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World-Class New Zealanders

The results are in for this year’s Kea World Class New Zealand Awards. From agricultural improvements to working with top athletes these innovators have made a real difference on the international stage, MiNDFOOD reports.

World-Class New Zealanders


Business Leader, Engineer & former Chairman 
of Beca Group

Winner Finance, Investment 
& Business Services Award

Sir Ron Carter is no stranger to success. This New Zealand gentleman has forged a stellar career as an engineer and company director. Now retired as chairman of engineering consultants Beca Group, he dedicates his time to serving on numerous company boards, consulting on various New Zealand Government advisory boards and offering his expertise to 
non-profit organisations. In 1998 Sir Carter was knighted for services to engineering and business, capping off a life committed to bringing out the excellence in others.

The secret, he says, to developing a successful career is “respecting other people’s knowledge”. He elaborates: “No matter how well you are trained in your own discipline you will need to work well with others at some point in your career, so it is important to listen and learn.” Sir Carter is also vocal on the need for strong, honourable leadership among communities. This, he says, goes across the board from small businesses to non-profit organisations – it is not the sole domain of high-profile politicians. “Leadership is fundamental to our society,” he says. “Life is so complicated that no one can really understand the full decisions and analysis that are made in directing our society; we are reliant on supporting a chosen leader. So it is disappointing when someone in such a position betrays this trust.” To this point Sir Carter suggests, “we can all play a role in leadership no matter how simple our job is”.

Living by the ethos, Sir Ron is currently sitting on the board for the 2011 Rugby World Cup, to be hosted in New Zealand.  He enthuses that the event has the potential to “be a celebration right across the country”. There are challenges facing the organising team, however Sir Ron is adamant that the media coverage generated throughout the tournament will do wonders for the nation’s international reputation, not to mention inspire cultural exchange.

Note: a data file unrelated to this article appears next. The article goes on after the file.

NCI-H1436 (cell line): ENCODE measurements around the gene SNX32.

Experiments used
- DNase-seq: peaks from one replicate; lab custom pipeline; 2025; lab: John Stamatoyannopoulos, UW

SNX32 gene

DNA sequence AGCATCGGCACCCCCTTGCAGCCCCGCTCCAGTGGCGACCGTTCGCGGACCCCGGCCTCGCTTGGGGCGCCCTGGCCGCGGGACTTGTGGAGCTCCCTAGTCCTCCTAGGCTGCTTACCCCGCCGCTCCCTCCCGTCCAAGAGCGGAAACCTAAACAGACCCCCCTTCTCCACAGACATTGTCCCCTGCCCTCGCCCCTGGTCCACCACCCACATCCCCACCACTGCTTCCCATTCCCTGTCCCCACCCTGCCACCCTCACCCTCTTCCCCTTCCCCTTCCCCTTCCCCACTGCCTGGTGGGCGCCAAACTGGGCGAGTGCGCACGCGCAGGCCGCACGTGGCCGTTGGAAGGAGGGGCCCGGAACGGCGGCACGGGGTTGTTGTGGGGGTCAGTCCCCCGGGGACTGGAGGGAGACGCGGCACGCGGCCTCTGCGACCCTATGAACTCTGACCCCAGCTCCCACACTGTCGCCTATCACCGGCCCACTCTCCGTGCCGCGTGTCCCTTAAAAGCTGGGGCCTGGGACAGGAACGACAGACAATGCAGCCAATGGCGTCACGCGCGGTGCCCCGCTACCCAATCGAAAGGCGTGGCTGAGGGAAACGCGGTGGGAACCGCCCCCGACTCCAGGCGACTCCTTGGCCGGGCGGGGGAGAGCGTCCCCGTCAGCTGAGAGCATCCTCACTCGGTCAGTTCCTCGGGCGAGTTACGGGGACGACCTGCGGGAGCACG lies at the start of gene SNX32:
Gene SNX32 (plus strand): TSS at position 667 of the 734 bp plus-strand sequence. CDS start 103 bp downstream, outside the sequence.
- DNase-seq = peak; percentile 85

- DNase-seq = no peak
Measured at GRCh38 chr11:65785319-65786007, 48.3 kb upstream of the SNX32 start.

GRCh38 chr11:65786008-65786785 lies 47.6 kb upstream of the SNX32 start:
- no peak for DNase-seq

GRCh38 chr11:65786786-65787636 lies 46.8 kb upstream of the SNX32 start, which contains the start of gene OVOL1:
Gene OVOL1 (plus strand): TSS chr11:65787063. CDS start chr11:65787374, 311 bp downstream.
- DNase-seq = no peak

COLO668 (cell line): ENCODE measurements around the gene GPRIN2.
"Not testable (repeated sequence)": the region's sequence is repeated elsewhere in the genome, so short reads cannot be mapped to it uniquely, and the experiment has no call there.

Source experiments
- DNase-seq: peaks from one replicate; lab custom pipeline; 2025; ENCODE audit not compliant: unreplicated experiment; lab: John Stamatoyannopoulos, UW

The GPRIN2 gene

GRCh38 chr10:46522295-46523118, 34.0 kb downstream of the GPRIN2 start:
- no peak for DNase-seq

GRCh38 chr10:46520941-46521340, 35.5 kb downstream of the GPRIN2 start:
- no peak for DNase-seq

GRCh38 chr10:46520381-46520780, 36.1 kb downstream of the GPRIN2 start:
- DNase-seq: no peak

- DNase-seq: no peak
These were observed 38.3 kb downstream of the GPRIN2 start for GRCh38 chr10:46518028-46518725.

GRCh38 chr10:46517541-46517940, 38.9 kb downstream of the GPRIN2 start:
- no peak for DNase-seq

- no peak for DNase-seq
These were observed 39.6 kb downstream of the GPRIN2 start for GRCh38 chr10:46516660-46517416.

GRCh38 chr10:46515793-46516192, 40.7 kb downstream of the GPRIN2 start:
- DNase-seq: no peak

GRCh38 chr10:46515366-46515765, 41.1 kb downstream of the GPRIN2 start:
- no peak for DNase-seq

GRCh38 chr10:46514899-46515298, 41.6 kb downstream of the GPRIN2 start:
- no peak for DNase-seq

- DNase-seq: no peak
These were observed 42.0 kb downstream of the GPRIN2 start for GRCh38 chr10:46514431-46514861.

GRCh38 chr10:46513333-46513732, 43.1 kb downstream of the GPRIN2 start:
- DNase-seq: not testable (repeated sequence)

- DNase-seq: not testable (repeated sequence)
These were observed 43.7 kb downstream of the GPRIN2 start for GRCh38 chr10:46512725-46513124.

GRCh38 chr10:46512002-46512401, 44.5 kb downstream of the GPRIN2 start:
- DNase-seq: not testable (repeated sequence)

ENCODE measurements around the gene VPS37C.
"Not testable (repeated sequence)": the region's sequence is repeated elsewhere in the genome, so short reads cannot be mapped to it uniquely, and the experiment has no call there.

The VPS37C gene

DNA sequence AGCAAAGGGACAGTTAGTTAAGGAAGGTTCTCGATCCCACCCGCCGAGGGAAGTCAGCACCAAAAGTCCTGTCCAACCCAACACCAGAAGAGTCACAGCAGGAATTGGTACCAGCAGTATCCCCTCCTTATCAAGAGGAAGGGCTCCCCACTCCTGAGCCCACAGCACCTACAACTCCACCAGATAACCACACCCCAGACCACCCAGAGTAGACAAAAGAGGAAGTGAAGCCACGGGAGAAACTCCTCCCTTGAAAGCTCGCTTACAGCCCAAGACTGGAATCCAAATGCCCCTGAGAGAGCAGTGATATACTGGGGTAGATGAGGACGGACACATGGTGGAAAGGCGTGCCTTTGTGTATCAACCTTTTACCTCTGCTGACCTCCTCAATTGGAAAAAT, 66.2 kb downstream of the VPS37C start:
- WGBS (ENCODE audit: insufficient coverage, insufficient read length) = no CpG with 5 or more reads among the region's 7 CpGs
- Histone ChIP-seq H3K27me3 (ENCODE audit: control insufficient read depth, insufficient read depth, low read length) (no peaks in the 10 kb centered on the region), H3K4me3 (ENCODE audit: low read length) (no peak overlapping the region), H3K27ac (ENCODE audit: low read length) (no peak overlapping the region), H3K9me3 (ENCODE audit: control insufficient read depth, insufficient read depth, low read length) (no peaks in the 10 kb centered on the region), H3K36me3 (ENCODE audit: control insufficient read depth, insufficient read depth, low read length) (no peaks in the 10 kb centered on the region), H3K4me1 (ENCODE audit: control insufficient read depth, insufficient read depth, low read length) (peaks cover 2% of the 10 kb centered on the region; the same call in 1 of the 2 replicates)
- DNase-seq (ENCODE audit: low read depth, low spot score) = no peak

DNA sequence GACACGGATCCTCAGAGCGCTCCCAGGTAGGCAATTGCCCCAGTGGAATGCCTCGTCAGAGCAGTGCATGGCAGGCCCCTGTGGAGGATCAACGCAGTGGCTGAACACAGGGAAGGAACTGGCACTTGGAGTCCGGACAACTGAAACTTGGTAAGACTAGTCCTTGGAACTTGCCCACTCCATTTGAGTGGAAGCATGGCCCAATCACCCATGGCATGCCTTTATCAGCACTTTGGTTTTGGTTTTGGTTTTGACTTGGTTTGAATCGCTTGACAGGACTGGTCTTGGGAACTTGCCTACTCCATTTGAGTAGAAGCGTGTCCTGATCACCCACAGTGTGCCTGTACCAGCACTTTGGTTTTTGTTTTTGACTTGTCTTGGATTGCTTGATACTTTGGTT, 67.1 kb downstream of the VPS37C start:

He cites Italy as a perfect example. “Italy is a strong rugby nation but it also has an incredibly rich culture. The visiting teams will be participating in a cultural exchange and they’ll take their stories and experience back with them.”

While Sir Carter is looking forward to the 2011 Rugby World Cup, his main cause for celebration in the coming year is his 50th wedding anniversary. It is, he muses, the strongest example of success he can cite.


Professor of 
Computer Science, University of Waikato

Winner Research, Science, Technology & Academia Award

One of Professor Ian Witten’s primary projects is Greenstone, a digital library software program developed and distributed in cooperation with UNESCO and the Human Info NGO.

The philosophy behind Witten’s work can best be summarised by the phrase, ‘Give a man a fish and you feed him for a day. Teach a man to fish and you feed him for a lifetime.’ As opposed to conventional library software that cannot be updated and therefore quickly becomes outdated, Greenstone software is designed to enable developing countries to build, store and maintain information collections that can then be updated by local users. This information, including medical and agricultural texts, is vital to the survival and growth of communities.